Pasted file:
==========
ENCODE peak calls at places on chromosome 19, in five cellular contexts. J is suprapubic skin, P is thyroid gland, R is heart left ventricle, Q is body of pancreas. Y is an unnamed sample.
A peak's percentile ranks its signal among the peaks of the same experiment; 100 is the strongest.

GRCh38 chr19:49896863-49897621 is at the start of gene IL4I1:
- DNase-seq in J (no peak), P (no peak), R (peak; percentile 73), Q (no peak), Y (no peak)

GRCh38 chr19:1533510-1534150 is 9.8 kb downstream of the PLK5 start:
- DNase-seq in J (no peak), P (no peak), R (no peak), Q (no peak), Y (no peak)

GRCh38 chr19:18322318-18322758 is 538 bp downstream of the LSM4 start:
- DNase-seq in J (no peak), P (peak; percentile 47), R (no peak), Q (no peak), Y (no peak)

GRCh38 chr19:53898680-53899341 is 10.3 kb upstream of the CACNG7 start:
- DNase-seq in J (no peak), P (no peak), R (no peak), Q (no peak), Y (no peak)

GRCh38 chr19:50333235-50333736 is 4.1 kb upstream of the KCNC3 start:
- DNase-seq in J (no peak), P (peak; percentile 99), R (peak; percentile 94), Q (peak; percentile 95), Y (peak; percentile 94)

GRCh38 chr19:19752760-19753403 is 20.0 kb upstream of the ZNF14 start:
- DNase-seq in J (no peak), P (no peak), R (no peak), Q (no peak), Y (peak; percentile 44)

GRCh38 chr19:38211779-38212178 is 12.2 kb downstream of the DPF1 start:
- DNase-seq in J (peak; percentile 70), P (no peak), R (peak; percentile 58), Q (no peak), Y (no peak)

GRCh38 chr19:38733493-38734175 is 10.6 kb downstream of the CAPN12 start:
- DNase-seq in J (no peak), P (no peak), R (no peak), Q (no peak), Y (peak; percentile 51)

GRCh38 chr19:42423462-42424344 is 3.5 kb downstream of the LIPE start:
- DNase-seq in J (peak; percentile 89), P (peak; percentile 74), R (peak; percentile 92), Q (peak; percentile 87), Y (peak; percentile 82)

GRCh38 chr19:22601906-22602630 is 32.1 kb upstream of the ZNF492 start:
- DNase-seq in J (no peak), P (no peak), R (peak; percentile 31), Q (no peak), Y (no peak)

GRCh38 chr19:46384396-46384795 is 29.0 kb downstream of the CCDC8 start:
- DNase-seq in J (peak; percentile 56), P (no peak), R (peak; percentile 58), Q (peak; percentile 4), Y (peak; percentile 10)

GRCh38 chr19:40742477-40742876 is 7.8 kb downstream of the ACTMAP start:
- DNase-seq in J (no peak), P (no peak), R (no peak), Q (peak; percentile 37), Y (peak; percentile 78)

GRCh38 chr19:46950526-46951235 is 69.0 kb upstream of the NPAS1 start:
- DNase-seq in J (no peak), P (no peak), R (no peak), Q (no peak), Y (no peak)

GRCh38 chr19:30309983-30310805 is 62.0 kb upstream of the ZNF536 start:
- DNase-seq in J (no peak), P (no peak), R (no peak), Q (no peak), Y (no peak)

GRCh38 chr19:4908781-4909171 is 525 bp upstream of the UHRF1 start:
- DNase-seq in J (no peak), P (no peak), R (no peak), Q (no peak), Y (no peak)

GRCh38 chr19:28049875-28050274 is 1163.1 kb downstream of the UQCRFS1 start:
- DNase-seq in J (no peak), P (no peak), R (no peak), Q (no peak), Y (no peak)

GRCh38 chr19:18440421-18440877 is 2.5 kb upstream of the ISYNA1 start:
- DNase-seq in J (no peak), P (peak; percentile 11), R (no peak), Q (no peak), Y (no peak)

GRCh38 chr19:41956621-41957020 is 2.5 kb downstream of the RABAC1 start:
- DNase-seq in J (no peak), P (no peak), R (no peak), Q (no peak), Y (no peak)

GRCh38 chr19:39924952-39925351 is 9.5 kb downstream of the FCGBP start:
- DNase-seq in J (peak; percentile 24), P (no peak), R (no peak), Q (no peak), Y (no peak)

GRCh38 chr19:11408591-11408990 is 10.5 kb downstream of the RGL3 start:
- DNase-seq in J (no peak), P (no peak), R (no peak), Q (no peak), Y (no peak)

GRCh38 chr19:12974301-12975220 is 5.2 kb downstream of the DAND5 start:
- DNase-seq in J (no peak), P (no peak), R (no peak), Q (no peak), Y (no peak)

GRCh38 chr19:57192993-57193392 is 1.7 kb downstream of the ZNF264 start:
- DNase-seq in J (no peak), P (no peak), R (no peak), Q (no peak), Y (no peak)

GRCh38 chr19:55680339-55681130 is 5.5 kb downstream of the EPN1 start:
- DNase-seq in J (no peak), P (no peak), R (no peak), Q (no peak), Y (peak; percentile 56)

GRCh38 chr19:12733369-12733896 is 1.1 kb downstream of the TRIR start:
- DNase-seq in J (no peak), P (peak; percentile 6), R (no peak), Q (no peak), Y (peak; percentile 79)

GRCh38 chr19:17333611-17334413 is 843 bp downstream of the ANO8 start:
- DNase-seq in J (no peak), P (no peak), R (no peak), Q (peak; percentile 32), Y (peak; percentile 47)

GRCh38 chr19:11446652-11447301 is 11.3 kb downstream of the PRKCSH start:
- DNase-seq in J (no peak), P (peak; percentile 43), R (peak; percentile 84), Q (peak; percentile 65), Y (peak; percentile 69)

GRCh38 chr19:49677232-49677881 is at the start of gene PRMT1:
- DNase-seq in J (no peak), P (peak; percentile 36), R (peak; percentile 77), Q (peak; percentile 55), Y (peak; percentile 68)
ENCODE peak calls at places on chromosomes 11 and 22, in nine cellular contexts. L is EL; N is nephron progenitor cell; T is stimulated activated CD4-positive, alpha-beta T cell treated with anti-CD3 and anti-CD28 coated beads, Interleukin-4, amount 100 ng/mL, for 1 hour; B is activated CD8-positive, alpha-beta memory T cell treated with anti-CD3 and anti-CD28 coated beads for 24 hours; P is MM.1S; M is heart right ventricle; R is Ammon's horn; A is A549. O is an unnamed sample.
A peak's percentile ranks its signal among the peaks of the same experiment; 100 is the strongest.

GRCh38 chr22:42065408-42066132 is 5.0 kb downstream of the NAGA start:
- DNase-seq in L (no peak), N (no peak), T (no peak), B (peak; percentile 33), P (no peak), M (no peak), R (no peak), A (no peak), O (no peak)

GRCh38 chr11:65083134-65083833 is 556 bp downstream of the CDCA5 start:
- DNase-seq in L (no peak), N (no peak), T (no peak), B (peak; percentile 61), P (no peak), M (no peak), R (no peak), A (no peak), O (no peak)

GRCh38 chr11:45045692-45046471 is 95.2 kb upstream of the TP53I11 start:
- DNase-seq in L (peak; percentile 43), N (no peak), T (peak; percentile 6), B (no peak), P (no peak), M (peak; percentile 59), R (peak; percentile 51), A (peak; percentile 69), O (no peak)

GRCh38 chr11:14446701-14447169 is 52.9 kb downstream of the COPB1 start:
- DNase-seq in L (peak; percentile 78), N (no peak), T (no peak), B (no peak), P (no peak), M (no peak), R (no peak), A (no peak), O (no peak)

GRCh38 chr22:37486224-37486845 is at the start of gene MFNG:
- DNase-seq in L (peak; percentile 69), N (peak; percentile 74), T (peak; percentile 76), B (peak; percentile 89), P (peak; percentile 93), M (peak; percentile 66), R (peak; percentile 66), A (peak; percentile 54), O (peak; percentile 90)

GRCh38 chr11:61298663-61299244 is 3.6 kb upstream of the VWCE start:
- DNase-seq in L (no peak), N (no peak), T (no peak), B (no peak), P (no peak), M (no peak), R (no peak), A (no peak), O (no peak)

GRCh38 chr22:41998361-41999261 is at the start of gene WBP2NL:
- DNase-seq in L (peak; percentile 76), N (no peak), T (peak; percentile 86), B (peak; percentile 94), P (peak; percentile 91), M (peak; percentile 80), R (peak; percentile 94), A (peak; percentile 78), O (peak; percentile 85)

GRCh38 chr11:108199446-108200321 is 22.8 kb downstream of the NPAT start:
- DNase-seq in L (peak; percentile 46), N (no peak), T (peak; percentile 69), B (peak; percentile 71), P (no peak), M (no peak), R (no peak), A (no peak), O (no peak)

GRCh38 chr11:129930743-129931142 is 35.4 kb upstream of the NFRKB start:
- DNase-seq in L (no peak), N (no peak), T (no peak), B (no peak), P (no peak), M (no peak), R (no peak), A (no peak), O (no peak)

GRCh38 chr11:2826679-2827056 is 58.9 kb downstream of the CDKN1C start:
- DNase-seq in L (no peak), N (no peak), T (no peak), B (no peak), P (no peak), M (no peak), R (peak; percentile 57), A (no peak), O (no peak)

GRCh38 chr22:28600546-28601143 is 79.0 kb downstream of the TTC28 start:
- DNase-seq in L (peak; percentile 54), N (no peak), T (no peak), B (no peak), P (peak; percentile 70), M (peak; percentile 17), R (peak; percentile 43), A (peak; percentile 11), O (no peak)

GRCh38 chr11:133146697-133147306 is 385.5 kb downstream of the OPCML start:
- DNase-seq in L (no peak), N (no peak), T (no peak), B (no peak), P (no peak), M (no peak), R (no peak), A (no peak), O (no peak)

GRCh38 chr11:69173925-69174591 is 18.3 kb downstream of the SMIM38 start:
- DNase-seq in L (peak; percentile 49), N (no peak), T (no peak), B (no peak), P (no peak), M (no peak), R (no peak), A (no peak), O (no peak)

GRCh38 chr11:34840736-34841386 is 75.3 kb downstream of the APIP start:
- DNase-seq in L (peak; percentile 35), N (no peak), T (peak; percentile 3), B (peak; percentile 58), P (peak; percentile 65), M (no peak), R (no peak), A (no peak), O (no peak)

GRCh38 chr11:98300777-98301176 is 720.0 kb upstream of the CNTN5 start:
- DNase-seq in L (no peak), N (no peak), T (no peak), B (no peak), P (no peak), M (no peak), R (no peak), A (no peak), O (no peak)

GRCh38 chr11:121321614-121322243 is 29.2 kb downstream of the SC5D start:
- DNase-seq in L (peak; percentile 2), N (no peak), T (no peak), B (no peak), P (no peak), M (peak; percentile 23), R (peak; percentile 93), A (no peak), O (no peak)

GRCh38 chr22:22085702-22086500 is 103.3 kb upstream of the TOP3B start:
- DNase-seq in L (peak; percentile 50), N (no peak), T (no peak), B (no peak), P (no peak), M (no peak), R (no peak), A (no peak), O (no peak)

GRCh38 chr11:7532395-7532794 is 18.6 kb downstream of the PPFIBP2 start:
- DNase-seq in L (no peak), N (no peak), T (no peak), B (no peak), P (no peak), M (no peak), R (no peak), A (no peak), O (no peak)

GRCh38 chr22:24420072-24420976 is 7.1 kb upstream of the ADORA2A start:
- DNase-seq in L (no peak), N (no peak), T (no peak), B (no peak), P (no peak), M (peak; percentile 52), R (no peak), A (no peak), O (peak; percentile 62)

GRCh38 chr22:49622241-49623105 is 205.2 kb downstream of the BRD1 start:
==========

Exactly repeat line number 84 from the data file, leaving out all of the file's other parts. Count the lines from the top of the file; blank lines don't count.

- DNase-seq in L (peak; percentile 49), N (no peak), T (no peak), B (no peak), P (no peak), M (no peak), R (no peak), A (no peak), O (no peak)